Tuesday, January 14, 2014

A New Year's resolution: Read more books!

Reflections from a bookstore window /
 The Elliott Bay Book Company, Seattle.

So many books ... so little time, reads the slogan printed on one of my tattered navy-colored t-shirts. It's a well-worn one that I bought a few years ago from The Elliott Bay Book Company, one of my favorite independent bookstores, located in Seattle.

As the middle of January approaches, many of us -- including yours truly -- are still drawing a list of New Year's resolutions. 

One of my resolutions for 2014 is to read more. Oh, sure, I stay abreast of current events by reading The New York Times and The San Francisco Chronicle, both in print and online, on a daily basis, and I enjoy giving a good read to the Life & Arts section of the Financial Times of London each weekend.

And, of course, there's always perusing my Facebook newsfeed, too, to stay current on what's trending.

But, what about books, you might ask? Yes, books, remember them? Before Twitter, before Facebook, before texting sapped all of our intellectual energy, there were books.

Looking back on 2013, I can say with pride that I made better use of my Oakland Public Library card than ever before. I checked out several books at our local branch library. I've learned that if you're willing to wait for a popular best-seller to become available, checking out library books is a good way to save money (and, I might add, bookshelf space) while also showing support for one's local public library.

Watching The Daily Show with Jon Stewart and the Colbert Report regularly, I find both shows to be good barometers about good books to read -- and Stewart, especially, is one of the best interviewers on TV and always brings out the best in authors. You can judge by Stewart's interest in a book if it is worth reading. 

With kudos to Stewart, among the books which I checked out from my local public library last year -- and read cover to cover -- were:

Fawzia Koofi:
"As you grow older
you will learn
about loyalty."
• Over Time: My Life as a Sportswriter by the American sportswriter, novelist and NPR commentator Frank Deford.

• The Favored Daughter: One Woman's Fight to Lead Afghanistan into the Future by the Afghan politician and women's rights activist Fawzia Koofi. 

• Eleven Rings: The Soul of Success by the highly successful American pro basketball coach Phil Jackson.

• Darling: A Spiritual Autobiography by the American journalist Richard Rodriguez.

Currently, I am ploughing my way through the 468-page Cooked: A Natural Transformation by the American author, journalist, activist and academic Michael Pollan.

I tend to favor non-fiction over fiction books. One thing that unites my list of books I read last year is a spiritual quality found in each of them. For instance:

In Darling, Richard Rodriguez, who is considered one of the most prominent Hispanic essayists in America, speaks out of an illumination of the “desert God” of Judaism, Christianity and Islam — a divinity that “demands acknowledgment within emptiness”, wrote The New York Times in its Sunday Book Review section last fall. And, for Rodriguez, who is gay, it extends to a more personal history, too: the ways in which he has resisted, and felt himself resisted by, the Roman Catholic Church.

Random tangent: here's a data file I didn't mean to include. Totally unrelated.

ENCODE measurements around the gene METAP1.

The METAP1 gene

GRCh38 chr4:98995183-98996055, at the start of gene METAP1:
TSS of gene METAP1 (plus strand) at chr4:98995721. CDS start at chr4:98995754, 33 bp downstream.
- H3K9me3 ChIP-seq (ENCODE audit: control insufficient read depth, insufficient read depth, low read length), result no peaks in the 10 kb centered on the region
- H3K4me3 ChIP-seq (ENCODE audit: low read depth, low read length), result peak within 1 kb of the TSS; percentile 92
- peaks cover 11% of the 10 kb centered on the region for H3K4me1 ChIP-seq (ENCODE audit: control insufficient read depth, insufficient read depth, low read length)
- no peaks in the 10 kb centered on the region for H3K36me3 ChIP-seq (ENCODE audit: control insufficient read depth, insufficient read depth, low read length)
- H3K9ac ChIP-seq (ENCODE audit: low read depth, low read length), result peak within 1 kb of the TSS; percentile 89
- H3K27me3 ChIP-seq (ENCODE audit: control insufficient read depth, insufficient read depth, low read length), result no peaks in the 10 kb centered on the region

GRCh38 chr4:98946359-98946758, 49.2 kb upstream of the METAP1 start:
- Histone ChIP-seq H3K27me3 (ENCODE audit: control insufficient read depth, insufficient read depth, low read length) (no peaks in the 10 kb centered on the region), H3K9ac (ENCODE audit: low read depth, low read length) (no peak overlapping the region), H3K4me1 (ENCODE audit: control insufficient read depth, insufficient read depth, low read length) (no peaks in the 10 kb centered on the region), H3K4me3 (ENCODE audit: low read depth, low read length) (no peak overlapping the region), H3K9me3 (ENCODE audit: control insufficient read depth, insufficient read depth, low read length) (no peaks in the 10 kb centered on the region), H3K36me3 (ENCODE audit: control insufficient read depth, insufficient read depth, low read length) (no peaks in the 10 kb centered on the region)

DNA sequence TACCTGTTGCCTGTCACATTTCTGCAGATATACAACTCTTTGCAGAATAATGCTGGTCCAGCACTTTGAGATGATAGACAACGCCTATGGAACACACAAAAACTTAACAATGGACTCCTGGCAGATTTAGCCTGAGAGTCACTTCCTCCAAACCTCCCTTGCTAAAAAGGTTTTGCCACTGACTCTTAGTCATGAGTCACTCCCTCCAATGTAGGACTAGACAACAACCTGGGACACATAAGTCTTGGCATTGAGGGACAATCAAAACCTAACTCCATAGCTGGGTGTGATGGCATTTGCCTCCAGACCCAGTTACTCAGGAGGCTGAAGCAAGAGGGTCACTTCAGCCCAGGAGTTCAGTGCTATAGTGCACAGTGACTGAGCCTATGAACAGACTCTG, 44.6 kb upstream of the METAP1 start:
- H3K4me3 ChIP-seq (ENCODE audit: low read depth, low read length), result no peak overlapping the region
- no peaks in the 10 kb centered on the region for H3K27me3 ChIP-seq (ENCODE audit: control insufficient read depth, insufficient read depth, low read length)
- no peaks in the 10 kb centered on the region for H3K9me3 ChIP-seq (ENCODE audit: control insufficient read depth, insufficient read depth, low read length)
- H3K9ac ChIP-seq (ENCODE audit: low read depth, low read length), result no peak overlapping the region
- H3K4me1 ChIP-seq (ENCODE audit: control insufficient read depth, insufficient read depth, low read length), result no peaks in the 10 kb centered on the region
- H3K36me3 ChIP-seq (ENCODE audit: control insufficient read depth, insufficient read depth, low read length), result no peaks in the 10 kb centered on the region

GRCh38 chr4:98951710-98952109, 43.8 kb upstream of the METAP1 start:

In Over Time: My Life as a Sportswriter, The New York Times wrote of Frank Deford: "His work has helped shape our contemporary view of sports as an enterprise populated not by sublime gods, untouchable athletes, heroes and goats, but by beings recognizable as men and women."

Meanwhile, in Fawzia Koofi's memoir, The Favored Daughter: One Woman's Fight to Lead Afghanistan into the Future, written to her daughters, she explores the complexities of Afghan society and Islam and her determination to become an educated woman and live in freedom despite constant threats on her life by Islamic extremists.

Eleven Rings:
The Soul of Success
Finally, there's plenty to absorb in Eleven Rings: The Soul of Success, and Phil Jackson quotes from the Grateful Dead, William James, Thelonius Monk, Abraham Maslow and Lao-Tzu, among many. The book reflects Jackson's polymathy. "In the space of a page, he toggles from psychotherapy to Native American customs to Christianity to Buddhism and back to 'two recent studies published in the Journal of Experimental Social Psychology'," The New York Times wrote in its review of the book.

As my time allows, this year I would love to go back and catch up with some of my favorite authors like Calvin Trillin (Alice, Let's Eat), Roger Angell (The Summer Game) and Michael Lewis (Moneyball). While I've read many of the books written by Trillin, Angell and Lewis -- all of them wonderful American authors -- I haven't read them all!

Also, I would love to tackle the intellect of the likes of Malcolm Gladwell and the literary brilliance of Stephen Fry and Nick Hornby.

Add to that, I've always been intrigued by the late Eudora Welty, the American author of short stories and novels about the American South, and would love to make the time to read one of her short story collections.

If I can average to read a book a month in 2014 -- 12 by the end of the year -- I'll be happy and, I'm sure, feel enriched by the experience. 

Indeed, so many books ... so little time.

Photo of Elliott Bay Book Company, Seattle, by Michael Dickens, copyright 2013.

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